The combined effect sent European gas prices up more than 45% since late last week. Dutch front-month futures, the region’s benchmark, closed at €53 a megawatt-hour on Thursday, the highest settlement price since Feb. 15.

“Military conflicts spook markets,” said Toby Copson, head of energy APAC at Marex. “Market participants are taking positions now as the potential for supply disruptions in the Middle East could affect flows both in shipping and volume.”

For more on the Israel-Hamas war, click here.

Part of the issue is that more and more financial players are entering the European gas futures market, lured by its extreme volatility, and the region has for the last year dictated global prices. Derivatives traders might be piling in to purchase contracts before unexpected further price gains, said Copson.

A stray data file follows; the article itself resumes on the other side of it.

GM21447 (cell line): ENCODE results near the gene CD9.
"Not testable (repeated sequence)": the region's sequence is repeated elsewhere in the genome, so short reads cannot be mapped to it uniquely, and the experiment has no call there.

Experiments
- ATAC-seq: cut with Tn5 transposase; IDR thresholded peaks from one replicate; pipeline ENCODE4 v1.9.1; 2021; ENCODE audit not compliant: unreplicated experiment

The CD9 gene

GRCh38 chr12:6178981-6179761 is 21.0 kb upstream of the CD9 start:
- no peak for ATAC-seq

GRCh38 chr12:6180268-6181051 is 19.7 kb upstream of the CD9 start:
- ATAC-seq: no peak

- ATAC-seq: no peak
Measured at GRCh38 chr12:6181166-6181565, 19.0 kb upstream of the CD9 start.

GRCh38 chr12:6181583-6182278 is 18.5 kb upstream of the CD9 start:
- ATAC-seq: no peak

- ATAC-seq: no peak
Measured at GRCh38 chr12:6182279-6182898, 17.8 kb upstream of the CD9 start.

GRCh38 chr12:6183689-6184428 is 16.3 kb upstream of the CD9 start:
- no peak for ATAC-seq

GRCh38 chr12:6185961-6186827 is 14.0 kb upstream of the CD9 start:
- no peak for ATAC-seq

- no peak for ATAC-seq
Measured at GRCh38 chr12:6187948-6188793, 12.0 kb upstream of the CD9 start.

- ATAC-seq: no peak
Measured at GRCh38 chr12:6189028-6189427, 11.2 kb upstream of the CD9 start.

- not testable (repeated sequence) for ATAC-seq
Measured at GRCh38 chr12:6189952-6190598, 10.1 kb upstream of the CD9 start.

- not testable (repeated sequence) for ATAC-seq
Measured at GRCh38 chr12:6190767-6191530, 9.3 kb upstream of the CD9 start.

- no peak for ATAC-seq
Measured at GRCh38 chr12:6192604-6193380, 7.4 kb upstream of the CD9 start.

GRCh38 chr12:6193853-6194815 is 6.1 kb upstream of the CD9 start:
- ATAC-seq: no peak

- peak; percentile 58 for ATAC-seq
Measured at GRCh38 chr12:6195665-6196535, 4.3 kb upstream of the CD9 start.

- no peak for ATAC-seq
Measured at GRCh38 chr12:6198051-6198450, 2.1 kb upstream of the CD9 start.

To be sure, there are factors that will help to keep prices in check. Apart from brimming inventories in Europe and forecasts for a warm winter, China’s gas demand has been slow to fully rebound. Europe will add even more floating LNG import terminals this winter. 

Meanwhile, the region’s desire for fuel is proving a boon for gas exporters vying to take a slice of the market once held by Russian giant Gazprom PJSC.

France’s LNG deal with Qatar runs beyond 2050, past the country’s net zero targets, showing how high energy security is on the political agenda. 

Big Deals